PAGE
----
19. Tools and strategies for instrument monitoring, data mining and data access

    Science.gov (United States)

    van Hees, R. M., ,, Dr

    2009-04-01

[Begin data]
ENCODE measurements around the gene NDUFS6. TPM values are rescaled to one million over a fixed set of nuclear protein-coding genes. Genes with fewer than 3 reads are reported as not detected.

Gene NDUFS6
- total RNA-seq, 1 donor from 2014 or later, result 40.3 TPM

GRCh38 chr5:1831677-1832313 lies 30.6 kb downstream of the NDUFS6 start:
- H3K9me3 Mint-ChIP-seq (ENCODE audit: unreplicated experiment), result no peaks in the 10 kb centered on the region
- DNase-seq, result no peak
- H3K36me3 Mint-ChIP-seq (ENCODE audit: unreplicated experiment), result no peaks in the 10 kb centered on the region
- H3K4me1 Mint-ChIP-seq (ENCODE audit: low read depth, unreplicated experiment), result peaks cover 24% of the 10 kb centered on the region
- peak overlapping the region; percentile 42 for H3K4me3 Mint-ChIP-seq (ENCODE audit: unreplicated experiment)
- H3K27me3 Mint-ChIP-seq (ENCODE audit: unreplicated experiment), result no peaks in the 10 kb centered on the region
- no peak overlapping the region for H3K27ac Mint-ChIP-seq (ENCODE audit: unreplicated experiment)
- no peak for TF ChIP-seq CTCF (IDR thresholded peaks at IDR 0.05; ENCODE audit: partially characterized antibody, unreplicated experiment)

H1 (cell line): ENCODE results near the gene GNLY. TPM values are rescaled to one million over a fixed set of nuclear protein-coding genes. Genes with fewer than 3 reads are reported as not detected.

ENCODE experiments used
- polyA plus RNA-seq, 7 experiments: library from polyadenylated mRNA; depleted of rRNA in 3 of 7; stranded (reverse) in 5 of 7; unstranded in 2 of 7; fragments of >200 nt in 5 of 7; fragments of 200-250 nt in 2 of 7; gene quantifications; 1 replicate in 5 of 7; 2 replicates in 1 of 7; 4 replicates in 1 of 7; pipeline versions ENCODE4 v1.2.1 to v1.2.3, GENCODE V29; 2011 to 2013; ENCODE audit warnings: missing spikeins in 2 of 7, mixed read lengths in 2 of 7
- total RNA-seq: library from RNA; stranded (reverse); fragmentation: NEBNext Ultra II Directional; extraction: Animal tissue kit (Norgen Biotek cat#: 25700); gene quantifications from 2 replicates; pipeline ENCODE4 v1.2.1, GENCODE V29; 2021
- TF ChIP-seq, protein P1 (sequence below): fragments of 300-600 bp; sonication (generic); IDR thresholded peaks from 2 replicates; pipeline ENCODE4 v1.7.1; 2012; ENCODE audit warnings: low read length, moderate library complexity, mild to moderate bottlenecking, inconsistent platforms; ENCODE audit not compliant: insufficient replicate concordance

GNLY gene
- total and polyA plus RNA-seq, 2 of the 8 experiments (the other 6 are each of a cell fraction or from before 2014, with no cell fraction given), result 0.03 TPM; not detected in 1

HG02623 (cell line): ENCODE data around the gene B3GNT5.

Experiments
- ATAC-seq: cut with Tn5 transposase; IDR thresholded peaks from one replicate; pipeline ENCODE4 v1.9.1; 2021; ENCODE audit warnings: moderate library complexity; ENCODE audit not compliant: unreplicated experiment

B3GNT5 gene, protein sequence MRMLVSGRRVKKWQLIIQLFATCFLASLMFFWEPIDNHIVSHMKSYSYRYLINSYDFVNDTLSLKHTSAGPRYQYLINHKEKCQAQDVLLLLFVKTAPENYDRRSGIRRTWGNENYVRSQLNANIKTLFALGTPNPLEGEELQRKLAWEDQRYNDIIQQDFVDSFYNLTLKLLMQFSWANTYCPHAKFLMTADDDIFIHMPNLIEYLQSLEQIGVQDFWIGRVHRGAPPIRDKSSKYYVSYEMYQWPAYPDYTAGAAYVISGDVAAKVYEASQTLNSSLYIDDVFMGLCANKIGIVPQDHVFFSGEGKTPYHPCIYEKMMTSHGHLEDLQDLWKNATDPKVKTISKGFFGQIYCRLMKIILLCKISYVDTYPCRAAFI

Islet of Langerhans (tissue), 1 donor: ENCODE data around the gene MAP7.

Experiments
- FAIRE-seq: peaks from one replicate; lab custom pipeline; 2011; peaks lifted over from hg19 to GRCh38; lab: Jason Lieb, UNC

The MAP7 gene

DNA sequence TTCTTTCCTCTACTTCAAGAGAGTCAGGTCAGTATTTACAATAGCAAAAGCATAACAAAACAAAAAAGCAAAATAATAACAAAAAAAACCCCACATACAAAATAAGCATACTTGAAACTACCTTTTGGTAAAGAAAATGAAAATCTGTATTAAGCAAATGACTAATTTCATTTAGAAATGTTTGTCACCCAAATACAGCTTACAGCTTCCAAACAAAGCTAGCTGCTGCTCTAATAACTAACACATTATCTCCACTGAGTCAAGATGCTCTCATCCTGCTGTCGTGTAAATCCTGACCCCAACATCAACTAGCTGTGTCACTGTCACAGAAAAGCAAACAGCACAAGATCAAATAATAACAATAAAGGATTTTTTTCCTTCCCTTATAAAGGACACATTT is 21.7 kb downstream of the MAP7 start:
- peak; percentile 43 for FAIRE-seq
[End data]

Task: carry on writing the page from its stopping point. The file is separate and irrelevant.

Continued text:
particular, the packet table API allows very compact storage of compound data sets and very fast read/write access. Details about this implementation and pitfalls will be given in the presentation. [Data Mining] The ability to select relevant data is a requirement that all data centers have to offer. The NL-SCIA-DC allows the users to select data using several criteria including: time, geo-location, type of observation and data quality. The result of the query are [i] location and name of relevant data products (files), or [ii] listing of meta data of the relevant measurements, or [iii] listing of the measurements (level 2 or higher). For this application, we need the power of a relational database, the SQL language, and the availability of spatial functions. PostgreSQL, extended with postGIS support turned out to be a good choice. Common queries on tables with millions of rows can be executed within seconds. [Data Deployment] The dissemination of scientific data is often cumbersome by the usage of many different formats to store the products. Therefore, time-consuming and inefficient conversions are needed to use data products from different origin. Within the Atmospheric Data Access for the Geospatial User Community (ADAGUC) project we provide selected space borne atmospheric and land data sets in the same data format and consistent internal structure, so that users can easily use and combine data. The common format for storage is HDF5, but the netCDF-4 API is used to create the data sets. The standard for metadata and dataset attributes follow the netCDF Climate and Forecast conventions, in addition metadata complies to the ISO 19115:2003 INSPIRE profile are added. The advantage of netCDF-4 is that the API is essentially equal to netCDF-3 (with a few extensions), while the data format is HDF5 (recognized by many scientific tools). The added metadata ensures product traceability. Details will be given in the presentation and several posters.